08 August 2011 16:30:37
Data breaches have been on the rise, and more high-profile organizations have fallen to hackers uncovering sensitive information. Exposed health records have also been on the rise, while more healthcare providers and hospitals are switching to mobile and cloud computing services as a method of cutting costs and meeting meaningful use standards.
Data Center Dynamics recently published an article by Phil Dawson, the managing director of MDS Technologies, assessing why the transition to the cloud does not need to be an overwhelming process. Dawson cites a recent survey of 500 senior IT executives, conducted by Colt, that showed a little less than half of these professionals saw security as the biggest concern in the transition to the cloud.
These cloud security concerns come as no surprise. According to the Identity Theft Resource Center, the healthcare and medical industries have lost more than 3.5 million sensitive records to data breach exposure since January 1 in the U.S. alone. Still, as Healthcare IT News reported earlier this month, 30 percent of healthcare organizations are either using cloud computing or are in the process of making the transition.
Dawson explains that the recent news of the U.K.'s National Health Service transition to the cloud for sensitive patient information has added fuel to the security concerns of the public. Still, Dawson feels that these concerns have been a bit overstated, a symptom that he attributes to the relative lack of understanding of how cloud computing works.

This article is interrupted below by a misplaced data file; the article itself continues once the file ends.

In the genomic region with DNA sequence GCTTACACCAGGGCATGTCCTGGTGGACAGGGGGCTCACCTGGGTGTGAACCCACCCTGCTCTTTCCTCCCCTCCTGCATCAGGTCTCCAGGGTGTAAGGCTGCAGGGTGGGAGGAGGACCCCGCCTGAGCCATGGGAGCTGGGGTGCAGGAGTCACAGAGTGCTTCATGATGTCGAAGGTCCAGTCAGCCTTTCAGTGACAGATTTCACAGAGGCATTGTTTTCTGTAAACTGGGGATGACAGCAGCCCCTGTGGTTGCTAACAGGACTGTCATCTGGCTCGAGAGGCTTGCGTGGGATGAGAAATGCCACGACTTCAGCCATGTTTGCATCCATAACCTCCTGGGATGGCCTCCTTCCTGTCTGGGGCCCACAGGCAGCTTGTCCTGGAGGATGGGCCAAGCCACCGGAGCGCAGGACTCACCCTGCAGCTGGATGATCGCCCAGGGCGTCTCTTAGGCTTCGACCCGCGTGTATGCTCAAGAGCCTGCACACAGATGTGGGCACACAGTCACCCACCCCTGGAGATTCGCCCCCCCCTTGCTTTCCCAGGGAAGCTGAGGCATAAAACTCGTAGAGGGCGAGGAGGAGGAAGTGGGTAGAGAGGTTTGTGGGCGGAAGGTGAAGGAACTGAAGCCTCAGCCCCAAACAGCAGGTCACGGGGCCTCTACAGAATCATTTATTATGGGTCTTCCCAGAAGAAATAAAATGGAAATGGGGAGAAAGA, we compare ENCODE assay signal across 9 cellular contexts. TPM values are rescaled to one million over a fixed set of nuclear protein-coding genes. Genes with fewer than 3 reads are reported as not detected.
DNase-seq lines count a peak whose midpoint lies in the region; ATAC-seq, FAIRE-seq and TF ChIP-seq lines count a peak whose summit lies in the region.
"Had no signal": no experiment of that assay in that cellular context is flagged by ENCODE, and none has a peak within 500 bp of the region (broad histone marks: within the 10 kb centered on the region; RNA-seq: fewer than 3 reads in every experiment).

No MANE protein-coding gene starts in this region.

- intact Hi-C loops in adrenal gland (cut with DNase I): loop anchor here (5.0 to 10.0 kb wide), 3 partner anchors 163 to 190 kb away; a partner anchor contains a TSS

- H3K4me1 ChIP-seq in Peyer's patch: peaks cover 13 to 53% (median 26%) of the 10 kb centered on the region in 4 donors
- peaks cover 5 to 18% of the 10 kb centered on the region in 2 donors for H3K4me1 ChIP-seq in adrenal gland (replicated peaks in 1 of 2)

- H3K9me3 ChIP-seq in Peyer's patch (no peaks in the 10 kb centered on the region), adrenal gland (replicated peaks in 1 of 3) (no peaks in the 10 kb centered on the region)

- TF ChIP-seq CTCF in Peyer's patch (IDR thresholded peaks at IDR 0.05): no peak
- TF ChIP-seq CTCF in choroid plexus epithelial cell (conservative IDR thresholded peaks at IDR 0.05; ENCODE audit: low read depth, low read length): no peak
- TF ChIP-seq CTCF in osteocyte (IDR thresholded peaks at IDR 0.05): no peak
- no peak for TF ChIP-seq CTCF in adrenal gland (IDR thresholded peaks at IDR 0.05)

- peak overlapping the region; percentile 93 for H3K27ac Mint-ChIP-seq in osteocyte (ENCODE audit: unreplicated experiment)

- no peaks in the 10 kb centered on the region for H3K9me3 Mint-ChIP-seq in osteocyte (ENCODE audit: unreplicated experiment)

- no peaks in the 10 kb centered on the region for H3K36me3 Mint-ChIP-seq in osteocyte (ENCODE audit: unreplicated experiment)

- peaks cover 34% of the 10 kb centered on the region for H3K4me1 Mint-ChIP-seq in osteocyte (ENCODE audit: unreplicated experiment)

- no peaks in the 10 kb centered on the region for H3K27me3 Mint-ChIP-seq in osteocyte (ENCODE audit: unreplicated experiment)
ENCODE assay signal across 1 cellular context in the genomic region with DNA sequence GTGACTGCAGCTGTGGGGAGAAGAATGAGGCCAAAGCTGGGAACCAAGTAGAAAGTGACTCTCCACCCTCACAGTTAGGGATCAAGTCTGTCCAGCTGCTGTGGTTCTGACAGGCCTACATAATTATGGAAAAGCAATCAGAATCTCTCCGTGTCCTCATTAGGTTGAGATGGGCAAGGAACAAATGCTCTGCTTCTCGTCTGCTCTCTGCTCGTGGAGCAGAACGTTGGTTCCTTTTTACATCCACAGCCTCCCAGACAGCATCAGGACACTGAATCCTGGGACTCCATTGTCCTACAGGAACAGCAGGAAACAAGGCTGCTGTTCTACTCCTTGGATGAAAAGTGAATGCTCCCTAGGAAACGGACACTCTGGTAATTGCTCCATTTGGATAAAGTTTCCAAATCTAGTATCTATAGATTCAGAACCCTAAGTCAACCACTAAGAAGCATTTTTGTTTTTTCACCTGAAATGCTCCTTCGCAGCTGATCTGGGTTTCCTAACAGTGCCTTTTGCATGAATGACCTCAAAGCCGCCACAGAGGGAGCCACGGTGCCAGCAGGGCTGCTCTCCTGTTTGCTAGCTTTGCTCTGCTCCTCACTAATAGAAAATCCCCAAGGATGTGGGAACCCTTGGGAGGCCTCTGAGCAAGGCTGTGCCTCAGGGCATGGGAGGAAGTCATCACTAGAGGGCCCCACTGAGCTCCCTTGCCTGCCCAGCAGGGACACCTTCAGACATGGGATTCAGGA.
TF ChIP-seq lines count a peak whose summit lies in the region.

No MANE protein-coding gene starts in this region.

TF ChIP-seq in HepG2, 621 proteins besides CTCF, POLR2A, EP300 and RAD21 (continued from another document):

In its essence, cloud computing doesn't necessarily come with a security concern, but, as it is new technology and security processes are constantly changing, the public doesn't have a basis to trust this innovation, Dawson explains.
"When [businesses] understand that data is stored remotely in the cloud and is managed by a specialist company with a highly skilled team of IT professionals, it is actually far more secure than their typical office IT set-up," stated Rob Lovell, chief executive of a major IT service provider. Dawson believes that, through proper management and education on the IT end, businesses do not have more to fear with cloud security than their traditional IT processes.
Dawson comes to the conclusion that cloud computing brings a variety of benefits, especially with regard to cost efficiency and availability of data. The security concerns, Dawson explains, shouldn't impede businesses, governments or healthcare professionals from taking advantage of these new technologies. With proper and flexible security measures, the cloud can be just as safe, if not safer, than traditional methods.
-McAfee Cloud Security